Embracing Generative AI: How HR Can Help Employees Harness Its Power


The new generative AIs (e.g., ChatGPT) can be perplexing due to their surprising capabilities. It’s natural to react with extreme views, such as fearing a job apocalypse or worrying about issues like privacy and bias, or even dismissing the entire phenomenon as overhyped. However, these reactions are not particularly helpful. What we have is an extraordinary new tool, and we need a way of making sense of it.

The best way to think about generative AIs is that they represent a significant leap in automation. We must view automation broadly. For example, using the Sort tool in a spreadsheet is a type of automation, as is the spell check in a word processor. A generative AI goes beyond just spell-checking your letter; it can write it for you. Instead of merely offering a set of tools like Sort, a generative AI can help you automate a wide variety of actions in a spreadsheet.

Automation increases our productivity, which is a good thing. However, like any tool, you must learn how to utilize the capabilities of generative AIs. This poses a challenge, as we’ve never encountered automation tools quite like these before. It’s difficult to know all the tasks they can perform, so we might not even attempt to automate things they excel at. It’s also hard to discern their limitations, leading to poor results when trusting the AI tool with tasks it cannot reliably handle.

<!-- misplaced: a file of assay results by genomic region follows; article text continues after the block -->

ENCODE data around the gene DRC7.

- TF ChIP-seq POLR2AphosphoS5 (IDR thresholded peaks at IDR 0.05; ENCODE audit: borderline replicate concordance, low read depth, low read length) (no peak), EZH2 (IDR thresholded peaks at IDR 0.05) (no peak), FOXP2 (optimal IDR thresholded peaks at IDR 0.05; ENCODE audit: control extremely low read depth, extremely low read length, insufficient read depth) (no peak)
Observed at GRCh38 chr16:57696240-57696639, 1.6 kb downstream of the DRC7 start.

One approach to understanding these new tools is to treat them as a competent intern you’ve hired. You can imagine asking an intern to write a letter based on your instructions, create a spreadsheet to achieve a certain output, or research a topic and build a PowerPoint presentation. These are all tasks generative AI can perform.

So, how do employees learn to use an unfamiliar tool? They need some training, plenty of experimentation, and participation in a community of people all trying to use the tool and sharing tips. HR can facilitate this process. The goal is not to figure everything out but to build the capability to adapt and learn as we go. I’ve worked on several projects helping organizations build this capability, and I’m confident that, with the right support from HR, enough employees can learn to effectively use these tools, allowing organizations to benefit from generative AI.

One unique aspect of generative AI, compared to previous tools, is the rapid advancement of its capabilities, surpassing the pace of earlier technologies like PCs, the internet, or software as a service. For some applications, the cutting edge of generative AI feels more like giving instructions to a team of professionals rather than a single intern. Regardless, our approach remains the same: employees need training, time to experiment, and membership in a learning community.

Generative AI may be the most important development in our lifetime. It’s evolving quickly, and HR departments need to keep up by offering workshops that empower employees to harness these powerful tools effectively.



David Creelman is CEO of Creelman Research. If you need help elevating HR then get in touch. You can connect to Mr. Creelman on LinkedIn or email him at dcreelman@creelmanresearch.com

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